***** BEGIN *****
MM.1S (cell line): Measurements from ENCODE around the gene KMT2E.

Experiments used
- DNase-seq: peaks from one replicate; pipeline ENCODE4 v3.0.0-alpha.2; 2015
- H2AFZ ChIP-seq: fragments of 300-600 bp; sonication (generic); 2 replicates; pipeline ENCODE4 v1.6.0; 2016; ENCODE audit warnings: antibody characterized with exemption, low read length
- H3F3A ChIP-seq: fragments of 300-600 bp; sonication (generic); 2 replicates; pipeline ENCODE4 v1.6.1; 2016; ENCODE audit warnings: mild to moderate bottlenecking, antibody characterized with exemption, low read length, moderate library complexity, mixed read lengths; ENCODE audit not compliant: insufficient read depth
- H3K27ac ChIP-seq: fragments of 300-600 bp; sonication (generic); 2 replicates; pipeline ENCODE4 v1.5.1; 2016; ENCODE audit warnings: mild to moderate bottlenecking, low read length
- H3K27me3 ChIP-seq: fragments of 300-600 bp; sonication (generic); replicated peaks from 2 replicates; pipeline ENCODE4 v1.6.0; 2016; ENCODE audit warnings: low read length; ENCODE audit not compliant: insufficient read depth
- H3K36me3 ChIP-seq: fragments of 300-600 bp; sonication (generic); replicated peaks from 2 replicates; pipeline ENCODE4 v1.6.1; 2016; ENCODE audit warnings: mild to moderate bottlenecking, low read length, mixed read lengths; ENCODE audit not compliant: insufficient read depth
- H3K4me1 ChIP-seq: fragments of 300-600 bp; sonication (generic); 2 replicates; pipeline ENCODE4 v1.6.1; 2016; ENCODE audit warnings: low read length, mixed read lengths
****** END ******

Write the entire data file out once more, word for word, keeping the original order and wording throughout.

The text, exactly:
MM.1S (cell line): Measurements from ENCODE around the gene KMT2E.

Experiments used
- DNase-seq: peaks from one replicate; pipeline ENCODE4 v3.0.0-alpha.2; 2015
- H2AFZ ChIP-seq: fragments of 300-600 bp; sonication (generic); 2 replicates; pipeline ENCODE4 v1.6.0; 2016; ENCODE audit warnings: antibody characterized with exemption, low read length
- H3F3A ChIP-seq: fragments of 300-600 bp; sonication (generic); 2 replicates; pipeline ENCODE4 v1.6.1; 2016; ENCODE audit warnings: mild to moderate bottlenecking, antibody characterized with exemption, low read length, moderate library complexity, mixed read lengths; ENCODE audit not compliant: insufficient read depth
- H3K27ac ChIP-seq: fragments of 300-600 bp; sonication (generic); 2 replicates; pipeline ENCODE4 v1.5.1; 2016; ENCODE audit warnings: mild to moderate bottlenecking, low read length
- H3K27me3 ChIP-seq: fragments of 300-600 bp; sonication (generic); replicated peaks from 2 replicates; pipeline ENCODE4 v1.6.0; 2016; ENCODE audit warnings: low read length; ENCODE audit not compliant: insufficient read depth
- H3K36me3 ChIP-seq: fragments of 300-600 bp; sonication (generic); replicated peaks from 2 replicates; pipeline ENCODE4 v1.6.1; 2016; ENCODE audit warnings: mild to moderate bottlenecking, low read length, mixed read lengths; ENCODE audit not compliant: insufficient read depth
- H3K4me1 ChIP-seq: fragments of 300-600 bp; sonication (generic); 2 replicates; pipeline ENCODE4 v1.6.1; 2016; ENCODE audit warnings: low read length, mixed read lengths